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TitleLate Paleozoic to Triassic arc magmatism north of the Sverdrup Basin in the Canadian Arctic: evidence from detrital zircon U-Pb geochronology
AuthorAlonso-Torres, D; Beauchamp, B; Guest, B; Hadlari, T; Matthews, W
SourceLithosphere vol. 10, no. 3, 2018 p. 426-445, (Open Access)
Alt SeriesNatural Resources Canada, Contribution Series 20170373
PublisherGeological Society of America
Mediapaper; on-line; digital
File formatpdf; html
ProvinceNunavut; Northwest Territories
NTS29; 39; 49; 59; 69; 79; 89; 120; 340; 560
AreaCanadian Arctic Archipelago; Ellesmere Island; Axel Heiberg Island
Lat/Long WENS-120.0000 -60.0000 85.0000 76.0000
Subjectstectonics; geochronology; tectonic history; magmatism; magmatic arcs; subduction; volcanism; plate margins; rifting; basin evolution; depositional history; clastics; provenance; paleogeography; radiometric dating; uranium lead dating; zircon dates; bedrock geology; lithology; sedimentary rocks; carbonates; cherts; mudstones; conglomerates; sandstones; shales; evaporites; wells; Sverdrup Basin; Appalachian Orogeny; Caledonian Orogeny; Taconic Orogeny; Scandian Orogeny; Laurentia; Pacific Margin; Brock C-50 Well; Isachsen J-37 Well; Ellesmerian Orogen; Franklinian Basin; Chukchi Shelf; backarcs; retroarcs; basin inversion; convergent margins; siliciclastics; Phanerozoic; Mesozoic; Triassic; Paleozoic; Permian; Carboniferous; Pennsylvanian; Devonian; Silurian; Precambrian; Proterozoic
Illustrationslocation maps; geoscientific sketch maps; stratigraphic columns; tables; photographs; plots; histograms; schematic models; schematic cross-sections
ProgramWestern Arctic, Pearya Terrane, North Ellesmere, GEM2: Geo-mapping for Energy and Minerals
Released2018 03 23
AbstractPaleozoic and Mesozoic tectonic reconstructions of the Arctic regions have been a subject of debate in recent years. The Permian emergence of a landmass north of the Sverdrup Basin in the Canadian Arctic led to the shedding of northerly derived detritus, an event that followed volcanism and basin inversion pulses that began in the late Pennsylvanian. However, the mechanisms for these events and the Paleozoic to Mesozoic paleogeography of this region remain controversial.
New detrital zircon U-Pb geochronology results from Permian to Lower Triassic strata from northern Axel Heiberg and Ellesmere islands constrain the magmatic events within this northern landmass and its implications for the tectonic regime of the Sverdrup Basin and adjacent domains. Permian to lowermost Triassic strata along the northern margin of the Sverdrup Basin contain zircons derived from Silurian to Devonian rocks (420-350 Ma), Timanian-aged basement (700-500 Ma), and a Permian syndepositional source (300-250 Ma). Coeval strata in the southern margin are dominated by zircons formed during the Taconic, Scandian, and post-Scandian phases of the Appalachian and Caledonian orogenies, respectively (480-400 Ma).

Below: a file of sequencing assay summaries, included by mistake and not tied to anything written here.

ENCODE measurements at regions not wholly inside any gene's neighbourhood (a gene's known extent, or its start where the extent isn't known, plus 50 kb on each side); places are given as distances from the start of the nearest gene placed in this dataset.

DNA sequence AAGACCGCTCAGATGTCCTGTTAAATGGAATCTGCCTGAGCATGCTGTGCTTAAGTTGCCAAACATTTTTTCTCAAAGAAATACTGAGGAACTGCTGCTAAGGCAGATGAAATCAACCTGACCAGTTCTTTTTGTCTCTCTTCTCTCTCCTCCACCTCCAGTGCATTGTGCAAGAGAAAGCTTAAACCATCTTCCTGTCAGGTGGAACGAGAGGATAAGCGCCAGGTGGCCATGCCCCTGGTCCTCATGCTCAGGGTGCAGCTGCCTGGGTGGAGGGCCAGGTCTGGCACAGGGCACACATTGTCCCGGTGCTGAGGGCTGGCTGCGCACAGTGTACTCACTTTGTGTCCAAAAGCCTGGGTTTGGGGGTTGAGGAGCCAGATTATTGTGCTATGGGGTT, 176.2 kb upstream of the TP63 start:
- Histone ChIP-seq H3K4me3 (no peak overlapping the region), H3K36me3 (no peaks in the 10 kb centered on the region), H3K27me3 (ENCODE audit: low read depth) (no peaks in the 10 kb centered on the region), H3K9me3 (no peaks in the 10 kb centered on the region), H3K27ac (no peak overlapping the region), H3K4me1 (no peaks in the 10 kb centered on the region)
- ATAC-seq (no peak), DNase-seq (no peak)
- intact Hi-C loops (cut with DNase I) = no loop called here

The detrital zircon signatures of the analyzed strata on the northern margin of the Sverdrup Basin record continuous magmatism within the northern landmass from latest Carboniferous (ca. 300 Ma) to at least earliest Triassic (ca. 250 Ma) time. These results are indicative of ongoing subduction and development of a magmatic arc off the northern margin of Laurentia, with the Sverdrup Basin potentially located in the backarc region of a proto-Pacific convergent margin involving parts of Arctic Alaska, Chukotka, and the Chukchi Shelf. The hypothesized onset of subduction in latest Carboniferous time and closure of this backarc basin in the latest Permian to earliest Triassic provides an explanation for the shift in stress regimes in the Sverdrup Basin that led to basin inversion and volcanism episodes. Therefore, the data presented here supports a backarc to retroarc setting for the Sverdrup Basin and the possibility of a convergent margin regime for the northern edge of Laurentia during the late Paleozoic to Triassic, contrasting with the generally accepted rift and passive margin settings.
Summary(Plain Language Summary, not published)
This paper presents data that are interpreted to propose changing fundamental models for the origin of the Sverdrup Basin. Older models explain the basin setting as passive extension, whereas this paper suggests it was a back-arc setting, much the same as southeast mainland China adjacent to the Japan Sea.